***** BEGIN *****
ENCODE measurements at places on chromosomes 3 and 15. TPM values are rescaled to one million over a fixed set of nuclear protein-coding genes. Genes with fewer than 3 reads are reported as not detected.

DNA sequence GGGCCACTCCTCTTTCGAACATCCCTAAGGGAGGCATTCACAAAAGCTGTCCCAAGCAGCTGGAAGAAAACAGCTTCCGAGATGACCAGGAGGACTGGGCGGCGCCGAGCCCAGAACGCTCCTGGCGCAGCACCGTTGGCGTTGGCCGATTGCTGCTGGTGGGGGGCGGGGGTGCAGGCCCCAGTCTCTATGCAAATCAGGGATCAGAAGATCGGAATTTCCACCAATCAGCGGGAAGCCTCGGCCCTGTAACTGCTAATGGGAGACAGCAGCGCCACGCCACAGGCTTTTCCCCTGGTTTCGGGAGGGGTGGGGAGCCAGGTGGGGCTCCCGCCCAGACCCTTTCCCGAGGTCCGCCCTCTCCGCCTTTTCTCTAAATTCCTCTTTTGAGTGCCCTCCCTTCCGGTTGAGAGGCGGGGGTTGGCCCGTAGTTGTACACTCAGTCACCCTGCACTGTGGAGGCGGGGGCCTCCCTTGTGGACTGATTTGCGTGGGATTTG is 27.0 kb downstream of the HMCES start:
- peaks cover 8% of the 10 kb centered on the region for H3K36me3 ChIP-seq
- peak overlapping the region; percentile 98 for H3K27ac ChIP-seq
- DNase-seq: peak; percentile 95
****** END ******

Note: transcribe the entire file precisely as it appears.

ENCODE measurements at places on chromosomes 3 and 15. TPM values are rescaled to one million over a fixed set of nuclear protein-coding genes. Genes with fewer than 3 reads are reported as not detected.

DNA sequence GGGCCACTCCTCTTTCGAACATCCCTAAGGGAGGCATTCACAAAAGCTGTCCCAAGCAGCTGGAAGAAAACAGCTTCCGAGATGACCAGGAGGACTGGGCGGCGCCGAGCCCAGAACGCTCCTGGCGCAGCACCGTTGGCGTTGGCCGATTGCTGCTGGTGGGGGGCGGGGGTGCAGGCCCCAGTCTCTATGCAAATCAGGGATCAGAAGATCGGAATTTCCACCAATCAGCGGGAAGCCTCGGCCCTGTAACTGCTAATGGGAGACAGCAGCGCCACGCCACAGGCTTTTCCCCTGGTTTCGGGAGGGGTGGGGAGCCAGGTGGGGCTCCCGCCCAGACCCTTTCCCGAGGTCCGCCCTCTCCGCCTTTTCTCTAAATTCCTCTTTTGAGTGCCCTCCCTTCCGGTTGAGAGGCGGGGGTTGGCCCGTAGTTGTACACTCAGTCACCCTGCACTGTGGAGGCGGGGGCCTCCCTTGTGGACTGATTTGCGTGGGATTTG is 27.0 kb downstream of the HMCES start:
- peaks cover 8% of the 10 kb centered on the region for H3K36me3 ChIP-seq
- peak overlapping the region; percentile 98 for H3K27ac ChIP-seq
- DNase-seq: peak; percentile 95